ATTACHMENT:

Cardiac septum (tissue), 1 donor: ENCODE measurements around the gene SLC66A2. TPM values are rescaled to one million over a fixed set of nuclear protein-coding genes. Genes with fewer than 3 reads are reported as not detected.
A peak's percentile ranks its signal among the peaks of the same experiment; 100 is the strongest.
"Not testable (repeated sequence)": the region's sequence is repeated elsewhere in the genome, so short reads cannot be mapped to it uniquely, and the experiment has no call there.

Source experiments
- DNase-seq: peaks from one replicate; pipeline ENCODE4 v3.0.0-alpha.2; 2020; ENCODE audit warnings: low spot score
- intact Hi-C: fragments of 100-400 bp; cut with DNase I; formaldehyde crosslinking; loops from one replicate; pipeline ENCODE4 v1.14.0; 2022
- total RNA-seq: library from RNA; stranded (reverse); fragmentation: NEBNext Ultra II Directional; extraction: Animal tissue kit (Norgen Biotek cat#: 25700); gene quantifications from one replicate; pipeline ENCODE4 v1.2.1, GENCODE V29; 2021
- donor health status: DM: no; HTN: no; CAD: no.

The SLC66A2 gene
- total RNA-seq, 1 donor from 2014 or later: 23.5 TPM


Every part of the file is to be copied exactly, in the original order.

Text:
Cardiac septum (tissue), 1 donor: ENCODE measurements around the gene SLC66A2. TPM values are rescaled to one million over a fixed set of nuclear protein-coding genes. Genes with fewer than 3 reads are reported as not detected.
A peak's percentile ranks its signal among the peaks of the same experiment; 100 is the strongest.
"Not testable (repeated sequence)": the region's sequence is repeated elsewhere in the genome, so short reads cannot be mapped to it uniquely, and the experiment has no call there.

Source experiments
- DNase-seq: peaks from one replicate; pipeline ENCODE4 v3.0.0-alpha.2; 2020; ENCODE audit warnings: low spot score
- intact Hi-C: fragments of 100-400 bp; cut with DNase I; formaldehyde crosslinking; loops from one replicate; pipeline ENCODE4 v1.14.0; 2022
- total RNA-seq: library from RNA; stranded (reverse); fragmentation: NEBNext Ultra II Directional; extraction: Animal tissue kit (Norgen Biotek cat#: 25700); gene quantifications from one replicate; pipeline ENCODE4 v1.2.1, GENCODE V29; 2021
- donor health status: DM: no; HTN: no; CAD: no.

The SLC66A2 gene
- total RNA-seq, 1 donor from 2014 or later: 23.5 TPM